Watching a travel series recently, I came across a saying that went along the lines of “happiness and enjoyment are never where you expect to find them”. This was in relation to choosing destinations or holiday adventures that the person thought would be exciting or would make him happy, and it turned out the be the opposite. He did not enjoy the events he was looking forward to, and ended up enjoying the ones that he was least expecting to like. You don’t really know what makes you happy until you try, then you find your place. Our mental image of something may be very different from how the reality of it actually is.
This brought me to think of life and our individual purposes here. Maybe your life purpose cannot fit into social structures because they are not designed for purposes, they are designed for mechanical behaviours. If you want to live your purpose, you are going to have to step outside these social boxes and compartments, because all of your soul capacity will never fit inside them. Also, you can’t fit your purpose into any of your mental ideas because they too are the result of a lifetime of conditioning and programming. You can’t mentally see what this potential is and you can’t externally manifest it because it is neither a mental image you already have nor is it a socially ‘normal’ object, like a job or a study program.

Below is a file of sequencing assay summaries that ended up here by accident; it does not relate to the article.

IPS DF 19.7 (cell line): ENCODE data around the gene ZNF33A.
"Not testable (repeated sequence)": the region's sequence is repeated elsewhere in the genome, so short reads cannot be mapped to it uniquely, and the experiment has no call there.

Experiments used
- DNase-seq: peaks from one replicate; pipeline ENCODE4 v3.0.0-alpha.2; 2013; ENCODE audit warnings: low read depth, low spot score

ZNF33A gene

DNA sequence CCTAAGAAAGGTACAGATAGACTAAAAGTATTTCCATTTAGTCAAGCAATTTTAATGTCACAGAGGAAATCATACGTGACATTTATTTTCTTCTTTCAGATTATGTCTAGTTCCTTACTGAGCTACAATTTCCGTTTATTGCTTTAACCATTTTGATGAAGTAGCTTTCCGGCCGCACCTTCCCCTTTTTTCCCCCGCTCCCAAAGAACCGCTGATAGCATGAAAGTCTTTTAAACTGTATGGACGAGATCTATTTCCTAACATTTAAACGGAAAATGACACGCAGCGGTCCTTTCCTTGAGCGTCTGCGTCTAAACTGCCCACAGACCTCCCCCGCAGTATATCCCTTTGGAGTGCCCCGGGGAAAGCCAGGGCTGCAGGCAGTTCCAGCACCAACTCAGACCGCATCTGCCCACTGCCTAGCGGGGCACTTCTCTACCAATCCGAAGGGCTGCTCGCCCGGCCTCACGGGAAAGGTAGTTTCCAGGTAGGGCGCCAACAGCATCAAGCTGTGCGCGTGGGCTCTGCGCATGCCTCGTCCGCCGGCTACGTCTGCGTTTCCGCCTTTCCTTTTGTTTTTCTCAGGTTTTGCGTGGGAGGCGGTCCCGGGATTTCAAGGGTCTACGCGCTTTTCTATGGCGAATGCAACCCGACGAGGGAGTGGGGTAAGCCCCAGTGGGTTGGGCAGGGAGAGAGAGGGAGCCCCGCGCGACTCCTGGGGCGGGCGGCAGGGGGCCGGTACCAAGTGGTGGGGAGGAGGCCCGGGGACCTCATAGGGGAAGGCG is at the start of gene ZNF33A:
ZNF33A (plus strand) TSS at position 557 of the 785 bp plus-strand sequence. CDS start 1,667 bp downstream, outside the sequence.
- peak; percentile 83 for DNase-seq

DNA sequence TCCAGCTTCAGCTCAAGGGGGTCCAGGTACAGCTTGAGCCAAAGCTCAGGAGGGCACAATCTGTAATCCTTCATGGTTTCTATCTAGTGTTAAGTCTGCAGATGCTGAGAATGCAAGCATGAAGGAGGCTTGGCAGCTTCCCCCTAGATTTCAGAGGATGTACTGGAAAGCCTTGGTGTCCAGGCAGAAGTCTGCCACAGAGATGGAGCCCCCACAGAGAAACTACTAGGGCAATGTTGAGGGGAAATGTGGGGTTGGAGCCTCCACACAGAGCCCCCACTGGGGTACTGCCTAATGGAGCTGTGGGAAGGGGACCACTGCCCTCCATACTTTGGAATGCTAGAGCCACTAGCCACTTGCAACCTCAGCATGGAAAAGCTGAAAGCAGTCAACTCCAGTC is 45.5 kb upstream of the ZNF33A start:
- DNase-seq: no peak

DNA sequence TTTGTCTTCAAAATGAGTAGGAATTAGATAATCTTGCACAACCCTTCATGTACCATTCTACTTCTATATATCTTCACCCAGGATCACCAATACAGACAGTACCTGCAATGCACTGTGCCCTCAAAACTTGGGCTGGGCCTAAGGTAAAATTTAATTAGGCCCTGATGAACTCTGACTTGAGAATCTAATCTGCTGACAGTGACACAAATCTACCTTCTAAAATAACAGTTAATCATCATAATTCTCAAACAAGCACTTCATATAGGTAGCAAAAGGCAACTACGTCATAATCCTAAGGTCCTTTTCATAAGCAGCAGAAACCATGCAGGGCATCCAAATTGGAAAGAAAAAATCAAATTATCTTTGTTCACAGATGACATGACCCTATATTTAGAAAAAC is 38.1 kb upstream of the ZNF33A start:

There is internal guidance to that place, to where you belong in the world, and perhaps you have always known. What is blocking you is the inability to allow new mental concepts to create themselves, as well as to imagine other ways of living outside of the social norms. Maybe you don’t know, and can’t know, what makes you happy because you haven’t experienced it yet.
We imagine that a certain job will make us happy, or a certain lifestyle, but all we base this on is our perception of how that life is. How do we know, if we have never tried it? What if the reality of it is completely different and it does not suit who we are? This is why it is of crucial importance to follow our internal guidance rather than external inputs of what is “normal” or what we should be doing and wishing for.